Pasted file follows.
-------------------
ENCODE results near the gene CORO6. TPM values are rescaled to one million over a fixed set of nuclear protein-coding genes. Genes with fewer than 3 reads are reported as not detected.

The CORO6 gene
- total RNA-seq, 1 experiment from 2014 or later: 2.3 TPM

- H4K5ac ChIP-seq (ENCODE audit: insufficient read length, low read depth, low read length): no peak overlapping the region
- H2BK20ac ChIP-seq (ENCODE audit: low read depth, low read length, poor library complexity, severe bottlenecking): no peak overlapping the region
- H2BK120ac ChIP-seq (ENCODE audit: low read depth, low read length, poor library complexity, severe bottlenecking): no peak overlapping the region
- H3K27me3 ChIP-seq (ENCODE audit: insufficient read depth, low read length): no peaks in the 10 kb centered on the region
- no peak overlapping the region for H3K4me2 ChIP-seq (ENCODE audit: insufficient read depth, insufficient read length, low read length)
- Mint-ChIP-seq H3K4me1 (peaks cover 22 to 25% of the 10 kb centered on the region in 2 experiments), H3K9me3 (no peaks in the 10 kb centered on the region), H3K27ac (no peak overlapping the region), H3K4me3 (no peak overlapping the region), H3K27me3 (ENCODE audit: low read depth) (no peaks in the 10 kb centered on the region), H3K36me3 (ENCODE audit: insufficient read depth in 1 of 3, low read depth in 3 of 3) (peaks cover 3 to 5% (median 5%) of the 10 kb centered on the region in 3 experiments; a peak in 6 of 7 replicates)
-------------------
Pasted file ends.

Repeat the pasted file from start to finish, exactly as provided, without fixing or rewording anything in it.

ENCODE results near the gene CORO6. TPM values are rescaled to one million over a fixed set of nuclear protein-coding genes. Genes with fewer than 3 reads are reported as not detected.

The CORO6 gene
- total RNA-seq, 1 experiment from 2014 or later: 2.3 TPM

- H4K5ac ChIP-seq (ENCODE audit: insufficient read length, low read depth, low read length): no peak overlapping the region
- H2BK20ac ChIP-seq (ENCODE audit: low read depth, low read length, poor library complexity, severe bottlenecking): no peak overlapping the region
- H2BK120ac ChIP-seq (ENCODE audit: low read depth, low read length, poor library complexity, severe bottlenecking): no peak overlapping the region
- H3K27me3 ChIP-seq (ENCODE audit: insufficient read depth, low read length): no peaks in the 10 kb centered on the region
- no peak overlapping the region for H3K4me2 ChIP-seq (ENCODE audit: insufficient read depth, insufficient read length, low read length)
- Mint-ChIP-seq H3K4me1 (peaks cover 22 to 25% of the 10 kb centered on the region in 2 experiments), H3K9me3 (no peaks in the 10 kb centered on the region), H3K27ac (no peak overlapping the region), H3K4me3 (no peak overlapping the region), H3K27me3 (ENCODE audit: low read depth) (no peaks in the 10 kb centered on the region), H3K36me3 (ENCODE audit: insufficient read depth in 1 of 3, low read depth in 3 of 3) (peaks cover 3 to 5% (median 5%) of the 10 kb centered on the region in 3 experiments; a peak in 6 of 7 replicates)